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Re: [ontolog-forum] Axiomatic ontology

To: "[ontolog-forum]" <ontolog-forum@xxxxxxxxxxxxxxxx>
From: "John F. Sowa" <sowa@xxxxxxxxxxx>
Date: Thu, 11 Sep 2008 02:20:50 -0400
Message-id: <48C8B8C2.3070702@xxxxxxxxxxx>
Rob and Rick,    (01)

There's nothing new in that article:    (02)

The End of Theory:  The Data Deluge Makes the Scientific Method Obsolete    (03)

Ibn Taymiyya said it earlier and better.  And he said it in the
14th century AD without any help from Google.  See Section 2 of
the following article:    (04)

    Analogical Reasoning    (05)

It all depends on how general your generalizations are, and how many
exceptions there are.  If the exceptions outnumber the generalizations,
it's far better to go back to raw data and use analogical reasoning.
Taymiyya said that, and he was right.  But both Ibn Taymiyya and
Chris Anderson overlooked the importance of theory when the
generalizations are truly general.    (06)

Taymiyya admitted that logical deduction from theories is important
in mathematics.  But in those days, the only empirical subject in
which deduction was reliable was astronomy.  The Ptolemaic theory
put the earth at the center, but the calculations were precise.
(By putting the sun at the center, Copernicus simplified the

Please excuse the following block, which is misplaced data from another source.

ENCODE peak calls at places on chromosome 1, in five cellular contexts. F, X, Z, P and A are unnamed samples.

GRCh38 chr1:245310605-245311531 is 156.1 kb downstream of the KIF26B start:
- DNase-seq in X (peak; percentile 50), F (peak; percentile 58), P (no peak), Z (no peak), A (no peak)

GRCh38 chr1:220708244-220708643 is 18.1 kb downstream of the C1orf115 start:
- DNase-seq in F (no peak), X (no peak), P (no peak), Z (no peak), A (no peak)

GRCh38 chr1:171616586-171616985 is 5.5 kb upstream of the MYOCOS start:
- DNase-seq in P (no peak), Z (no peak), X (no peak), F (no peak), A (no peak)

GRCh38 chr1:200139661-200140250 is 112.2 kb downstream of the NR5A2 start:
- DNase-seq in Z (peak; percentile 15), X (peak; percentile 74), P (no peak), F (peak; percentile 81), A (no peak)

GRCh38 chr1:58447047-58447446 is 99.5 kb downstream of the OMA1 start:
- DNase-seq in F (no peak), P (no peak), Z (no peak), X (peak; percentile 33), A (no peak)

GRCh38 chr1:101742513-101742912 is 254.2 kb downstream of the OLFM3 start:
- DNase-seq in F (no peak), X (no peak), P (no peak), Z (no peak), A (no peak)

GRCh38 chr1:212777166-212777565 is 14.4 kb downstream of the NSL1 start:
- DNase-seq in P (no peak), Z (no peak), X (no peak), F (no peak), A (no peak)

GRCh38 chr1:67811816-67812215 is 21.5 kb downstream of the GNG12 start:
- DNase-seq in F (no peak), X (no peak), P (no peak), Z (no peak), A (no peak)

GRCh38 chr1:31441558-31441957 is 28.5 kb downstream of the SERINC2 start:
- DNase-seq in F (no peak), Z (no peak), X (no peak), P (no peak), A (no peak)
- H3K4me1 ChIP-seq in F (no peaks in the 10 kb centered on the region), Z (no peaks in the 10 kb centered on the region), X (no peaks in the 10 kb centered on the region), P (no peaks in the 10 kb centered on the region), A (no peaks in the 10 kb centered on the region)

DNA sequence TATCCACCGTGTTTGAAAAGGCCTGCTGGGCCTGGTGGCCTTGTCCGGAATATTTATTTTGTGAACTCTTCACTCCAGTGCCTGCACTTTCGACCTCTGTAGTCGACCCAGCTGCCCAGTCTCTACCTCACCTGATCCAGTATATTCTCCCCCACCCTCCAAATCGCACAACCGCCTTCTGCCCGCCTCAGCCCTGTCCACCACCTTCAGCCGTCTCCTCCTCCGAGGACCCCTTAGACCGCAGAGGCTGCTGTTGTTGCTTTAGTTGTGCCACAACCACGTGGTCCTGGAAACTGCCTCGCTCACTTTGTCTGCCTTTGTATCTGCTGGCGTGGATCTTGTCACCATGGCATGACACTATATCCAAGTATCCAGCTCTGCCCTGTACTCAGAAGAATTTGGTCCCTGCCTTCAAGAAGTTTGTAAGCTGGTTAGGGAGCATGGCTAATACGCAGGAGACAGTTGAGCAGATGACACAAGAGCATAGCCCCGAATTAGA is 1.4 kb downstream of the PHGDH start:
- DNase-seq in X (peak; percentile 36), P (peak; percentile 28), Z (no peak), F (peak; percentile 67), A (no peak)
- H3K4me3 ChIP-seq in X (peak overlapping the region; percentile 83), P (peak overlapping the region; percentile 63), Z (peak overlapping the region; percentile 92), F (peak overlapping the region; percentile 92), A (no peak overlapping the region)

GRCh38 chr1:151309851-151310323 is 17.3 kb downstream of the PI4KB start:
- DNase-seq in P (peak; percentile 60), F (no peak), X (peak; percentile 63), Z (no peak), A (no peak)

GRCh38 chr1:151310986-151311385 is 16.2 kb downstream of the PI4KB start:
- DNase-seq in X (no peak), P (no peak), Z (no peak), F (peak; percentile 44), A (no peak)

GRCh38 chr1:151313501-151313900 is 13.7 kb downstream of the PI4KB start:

calculations, but he didn't improve the accuracy.)    (07)

Today, modern science and engineering would be impossible without
a very large number of very well tested theories.  The simple
equation F=ma, for example, covers an enormous range of phenomena
without exceptions.  It would be impossible to design a car, a
train, or an airplane without using such generalizations.    (08)

But Taymiyya was correct for his specialty, which was legal
reasoning.  The number of exceptions is so great that chains of
purely deductive inference are very short.  Analogical reasoning
from the data (called 'precedents') is essential, and legal
scholars have kept and used well indexed volumes of legal cases
that cover many centuries of legal precedents.    (09)

Since Taymiyya made his observations before the development of
modern science, his oversights are excusable.  But Chris A.
should have known better.    (010)

John    (011)

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